By Kevin Meyer
This week I'm taking a little time to look back on the factories I
toured in Japan nearly two years ago as part of the Gemba Research Japan Kaikaku Experience, thinking about what I
learned and took away, and comparing that to what I've done with the new
Today we'll look back on the tour of an electronics manufacturer that wished to remain anonymous as it's lean efforts created quite the competitive advantage. The original tour report is here,
and a listing of all the factory tour reports and discussions on the
lessons learned is here. Wednesday's reflection on the Saishunkan Cosmetics tour is here and yesterday's revisiting of the Toyota Kyushu tour is here.
I've been asked to protect the confidentiality of this company so I'll
just say they're a contract manufacturer of low volume high variety
electronics boards, with sales a little shy of $100 million. Established
in the early 1980s, they now have over 200 employees working on a
single shift. Customers range from low tech appliances to large
multinational technology companies. They successfully compete with
companies that have lower costs as measured by traditional balance
In the 90s this company ran into some severe difficulties and decided, out of desperation, to try something radically different. That radical idea was 3S – a subset of 5S. And 3S they did to a most radical extreme. You see everything… everything… is on wheels so it can be moved out of the way to be cleaned. Desks, workstations, plants, magazine racks. And everything is labeled – even coat racks and doorknobs. The entire operation is scrubbed clean every day by everyone, and on the original tour report there's a photo of the company president (remember, a $100M company!) on his hands and knees scrubbing the office floor.
Yes it's a bit over the top, but it changed the culture of this company and eventually made it very successful. It created a culture of change, which then led to operational improvements such as visual management and work cells.
And standing up. Everyone stands, and there are virtually no walls and no offices. The president and his staff stand together in one room, somewhat similar to what we described at Saishunkan a couple days ago.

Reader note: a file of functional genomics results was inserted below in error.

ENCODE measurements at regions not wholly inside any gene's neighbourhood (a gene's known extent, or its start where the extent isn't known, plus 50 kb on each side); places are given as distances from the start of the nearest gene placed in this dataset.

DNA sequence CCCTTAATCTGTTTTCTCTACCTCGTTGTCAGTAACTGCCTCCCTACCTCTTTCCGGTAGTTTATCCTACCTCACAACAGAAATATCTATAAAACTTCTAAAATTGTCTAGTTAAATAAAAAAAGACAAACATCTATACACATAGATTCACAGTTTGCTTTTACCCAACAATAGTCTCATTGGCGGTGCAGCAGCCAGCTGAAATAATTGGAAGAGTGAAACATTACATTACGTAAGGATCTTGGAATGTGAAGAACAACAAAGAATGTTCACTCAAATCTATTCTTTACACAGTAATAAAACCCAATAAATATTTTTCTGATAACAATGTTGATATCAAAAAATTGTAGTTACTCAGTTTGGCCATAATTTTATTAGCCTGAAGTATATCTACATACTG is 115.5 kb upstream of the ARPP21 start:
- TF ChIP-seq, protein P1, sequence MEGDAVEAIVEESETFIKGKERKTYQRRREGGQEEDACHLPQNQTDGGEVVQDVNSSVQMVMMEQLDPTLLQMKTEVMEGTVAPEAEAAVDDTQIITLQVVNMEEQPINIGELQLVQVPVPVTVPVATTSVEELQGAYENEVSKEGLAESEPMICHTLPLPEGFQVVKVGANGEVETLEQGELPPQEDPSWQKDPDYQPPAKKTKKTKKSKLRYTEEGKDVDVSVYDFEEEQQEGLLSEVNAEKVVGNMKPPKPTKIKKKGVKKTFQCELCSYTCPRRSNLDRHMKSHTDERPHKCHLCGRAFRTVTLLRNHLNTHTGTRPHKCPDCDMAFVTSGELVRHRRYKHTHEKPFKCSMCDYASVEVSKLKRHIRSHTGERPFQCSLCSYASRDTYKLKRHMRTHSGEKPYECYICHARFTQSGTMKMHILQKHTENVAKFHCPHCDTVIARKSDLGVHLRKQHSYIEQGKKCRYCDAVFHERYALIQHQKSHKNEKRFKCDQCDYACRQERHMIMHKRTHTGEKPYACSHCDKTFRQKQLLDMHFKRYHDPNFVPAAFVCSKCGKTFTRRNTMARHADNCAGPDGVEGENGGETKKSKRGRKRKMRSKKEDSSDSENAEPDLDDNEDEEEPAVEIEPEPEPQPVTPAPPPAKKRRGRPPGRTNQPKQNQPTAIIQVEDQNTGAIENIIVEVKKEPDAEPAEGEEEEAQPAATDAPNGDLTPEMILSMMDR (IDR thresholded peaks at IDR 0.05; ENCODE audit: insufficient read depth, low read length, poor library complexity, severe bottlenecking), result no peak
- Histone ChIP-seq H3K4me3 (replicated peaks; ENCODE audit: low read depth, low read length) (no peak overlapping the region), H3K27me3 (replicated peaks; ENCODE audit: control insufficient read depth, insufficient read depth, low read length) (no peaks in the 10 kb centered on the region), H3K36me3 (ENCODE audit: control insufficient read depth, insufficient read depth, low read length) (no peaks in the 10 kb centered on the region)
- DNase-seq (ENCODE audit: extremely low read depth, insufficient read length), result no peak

Although the incredible 3S was impressive, my primary lessons from this visit were:
A crisis can be leveraged for change. Who said "never let a good crisis go to waste?" Oh yes, Rahm Emanuel. Nevermind. Maybe I'll rethink this lesson.
But probably my main takeaway from this visit, as simplistic as it sounds, is the power of standing. Regular readers know I've gone a bit nuts on this concept. Only a week after returning I got rid of the traditional executive spread and simplified to a stand up desk. After a few days I felt great and decided to dive into the science a bit more. After a year I was completely sold on the concept as were several of my coworkers. I even found a wide range of fitness accessories for the stand up desk. And in the spirit of one of my very first blog posts, a single stand up desk has less horizontal surface area, forcing me to be much more organized.
After eighteen months I'm more committed to the concept than ever, and a majority of my staff now stands as well. To each their own – I may proselytize a bit, but never with any force. Yes a couple people have even gone back to sitting. It's not for everyone. I do notice that I walk around much, much more. I am much more focused when I am working at my desk. The concept itself has helped create an atmosphere of change. Downsides? I find it hard to sit – including while driving or flying long distances. I find myself getting up and cruising the aisles of planes, or stopping at almost any interesting waypoint to get out of the car and walk around a bit.
Try it – perhaps just for a day. Actually the first few days are a little rough. Try it for a week, perhaps by weaning your way from a chair to a bar stool to standing up for hours. You'll probably be surprised at how much more focused you are and how much more you accomplish.
One more reflection to go: TOTO.